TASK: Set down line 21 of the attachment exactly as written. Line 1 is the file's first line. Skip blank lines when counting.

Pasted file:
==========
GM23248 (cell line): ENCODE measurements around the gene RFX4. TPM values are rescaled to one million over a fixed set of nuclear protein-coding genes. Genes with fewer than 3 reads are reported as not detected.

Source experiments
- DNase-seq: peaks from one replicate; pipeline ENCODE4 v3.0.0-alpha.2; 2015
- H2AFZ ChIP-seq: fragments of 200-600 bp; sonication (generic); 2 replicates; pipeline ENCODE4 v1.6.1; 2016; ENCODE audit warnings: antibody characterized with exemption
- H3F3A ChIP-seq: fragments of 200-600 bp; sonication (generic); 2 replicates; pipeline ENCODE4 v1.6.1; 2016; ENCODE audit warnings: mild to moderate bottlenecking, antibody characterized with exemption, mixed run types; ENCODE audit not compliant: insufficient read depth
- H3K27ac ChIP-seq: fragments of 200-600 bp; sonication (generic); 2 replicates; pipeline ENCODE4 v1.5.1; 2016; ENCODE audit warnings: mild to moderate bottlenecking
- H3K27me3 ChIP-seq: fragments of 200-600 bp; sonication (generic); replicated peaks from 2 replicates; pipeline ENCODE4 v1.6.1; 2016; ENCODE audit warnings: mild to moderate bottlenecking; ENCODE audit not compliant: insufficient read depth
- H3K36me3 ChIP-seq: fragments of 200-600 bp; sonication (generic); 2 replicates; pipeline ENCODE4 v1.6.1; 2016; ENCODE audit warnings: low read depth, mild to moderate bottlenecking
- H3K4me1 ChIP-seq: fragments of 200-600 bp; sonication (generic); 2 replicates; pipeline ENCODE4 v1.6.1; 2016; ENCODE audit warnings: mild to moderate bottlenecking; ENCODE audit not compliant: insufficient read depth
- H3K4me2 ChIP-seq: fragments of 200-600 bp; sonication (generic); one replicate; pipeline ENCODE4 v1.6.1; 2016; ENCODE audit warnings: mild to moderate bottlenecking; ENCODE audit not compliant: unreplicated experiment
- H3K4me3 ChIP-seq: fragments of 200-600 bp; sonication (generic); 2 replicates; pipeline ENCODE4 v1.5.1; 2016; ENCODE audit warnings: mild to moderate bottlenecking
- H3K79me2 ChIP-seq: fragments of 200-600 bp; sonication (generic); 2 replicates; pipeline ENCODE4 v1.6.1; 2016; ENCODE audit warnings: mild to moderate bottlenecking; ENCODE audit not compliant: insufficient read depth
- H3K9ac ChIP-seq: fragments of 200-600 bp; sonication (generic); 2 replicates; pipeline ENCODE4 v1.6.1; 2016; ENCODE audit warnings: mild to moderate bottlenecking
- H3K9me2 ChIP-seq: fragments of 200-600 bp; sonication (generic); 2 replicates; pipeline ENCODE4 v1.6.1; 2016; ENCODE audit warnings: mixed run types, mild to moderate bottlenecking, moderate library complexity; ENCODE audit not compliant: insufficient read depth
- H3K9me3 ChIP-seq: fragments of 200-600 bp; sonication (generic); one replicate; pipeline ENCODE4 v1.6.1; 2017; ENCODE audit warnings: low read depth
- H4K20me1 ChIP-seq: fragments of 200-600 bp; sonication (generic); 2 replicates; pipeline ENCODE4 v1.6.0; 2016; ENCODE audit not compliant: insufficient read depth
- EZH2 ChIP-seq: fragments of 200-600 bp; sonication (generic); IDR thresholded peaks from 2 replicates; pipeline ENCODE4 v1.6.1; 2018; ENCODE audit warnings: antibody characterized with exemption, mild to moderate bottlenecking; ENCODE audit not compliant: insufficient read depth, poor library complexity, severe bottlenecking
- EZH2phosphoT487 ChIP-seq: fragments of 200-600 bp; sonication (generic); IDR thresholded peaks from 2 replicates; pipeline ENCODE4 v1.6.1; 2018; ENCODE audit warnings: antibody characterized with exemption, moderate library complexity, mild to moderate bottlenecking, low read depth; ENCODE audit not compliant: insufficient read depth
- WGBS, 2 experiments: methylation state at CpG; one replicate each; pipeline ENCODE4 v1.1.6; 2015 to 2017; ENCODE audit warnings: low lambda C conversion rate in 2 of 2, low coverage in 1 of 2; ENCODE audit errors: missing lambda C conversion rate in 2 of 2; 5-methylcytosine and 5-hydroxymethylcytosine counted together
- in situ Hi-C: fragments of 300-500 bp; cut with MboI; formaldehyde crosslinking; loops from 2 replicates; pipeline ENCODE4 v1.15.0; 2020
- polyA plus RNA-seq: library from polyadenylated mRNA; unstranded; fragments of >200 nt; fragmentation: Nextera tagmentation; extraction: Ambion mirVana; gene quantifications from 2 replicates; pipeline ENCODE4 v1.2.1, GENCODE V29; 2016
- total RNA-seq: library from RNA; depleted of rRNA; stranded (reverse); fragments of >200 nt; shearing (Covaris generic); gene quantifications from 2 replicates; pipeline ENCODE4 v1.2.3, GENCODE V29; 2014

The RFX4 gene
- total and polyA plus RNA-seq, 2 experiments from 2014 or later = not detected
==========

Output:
- polyA plus RNA-seq: library from polyadenylated mRNA; unstranded; fragments of >200 nt; fragmentation: Nextera tagmentation; extraction: Ambion mirVana; gene quantifications from 2 replicates; pipeline ENCODE4 v1.2.1, GENCODE V29; 2016